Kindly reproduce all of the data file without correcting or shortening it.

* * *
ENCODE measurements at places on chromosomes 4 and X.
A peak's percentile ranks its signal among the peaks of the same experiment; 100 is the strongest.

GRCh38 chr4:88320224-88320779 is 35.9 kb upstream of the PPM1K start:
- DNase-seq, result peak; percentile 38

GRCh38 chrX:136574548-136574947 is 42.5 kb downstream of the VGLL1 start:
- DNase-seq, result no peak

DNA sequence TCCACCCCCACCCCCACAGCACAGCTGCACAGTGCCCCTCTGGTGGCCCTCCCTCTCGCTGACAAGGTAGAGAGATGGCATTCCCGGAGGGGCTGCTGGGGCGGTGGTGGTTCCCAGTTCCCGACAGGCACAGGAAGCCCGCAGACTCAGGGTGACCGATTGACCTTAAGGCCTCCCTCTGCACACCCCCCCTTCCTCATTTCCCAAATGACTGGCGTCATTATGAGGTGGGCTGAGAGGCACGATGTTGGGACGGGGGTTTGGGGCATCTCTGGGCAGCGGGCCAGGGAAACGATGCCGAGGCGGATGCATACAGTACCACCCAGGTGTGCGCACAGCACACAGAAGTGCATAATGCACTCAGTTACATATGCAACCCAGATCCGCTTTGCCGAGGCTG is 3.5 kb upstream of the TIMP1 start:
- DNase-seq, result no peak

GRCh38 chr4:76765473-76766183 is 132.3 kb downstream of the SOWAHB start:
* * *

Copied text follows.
ENCODE measurements at places on chromosomes 4 and X.
A peak's percentile ranks its signal among the peaks of the same experiment; 100 is the strongest.

GRCh38 chr4:88320224-88320779 is 35.9 kb upstream of the PPM1K start:
- DNase-seq, result peak; percentile 38

GRCh38 chrX:136574548-136574947 is 42.5 kb downstream of the VGLL1 start:
- DNase-seq, result no peak

DNA sequence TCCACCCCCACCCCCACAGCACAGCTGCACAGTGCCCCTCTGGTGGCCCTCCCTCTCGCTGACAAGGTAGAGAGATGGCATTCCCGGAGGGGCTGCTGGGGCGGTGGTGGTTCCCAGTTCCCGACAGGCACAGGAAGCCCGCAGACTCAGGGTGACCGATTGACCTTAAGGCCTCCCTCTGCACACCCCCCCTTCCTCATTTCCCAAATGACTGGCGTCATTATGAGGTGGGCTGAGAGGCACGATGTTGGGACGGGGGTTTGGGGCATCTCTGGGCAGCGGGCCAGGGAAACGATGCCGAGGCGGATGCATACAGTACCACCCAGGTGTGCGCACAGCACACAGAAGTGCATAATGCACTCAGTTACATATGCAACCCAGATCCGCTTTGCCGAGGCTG is 3.5 kb upstream of the TIMP1 start:
- DNase-seq, result no peak

GRCh38 chr4:76765473-76766183 is 132.3 kb downstream of the SOWAHB start: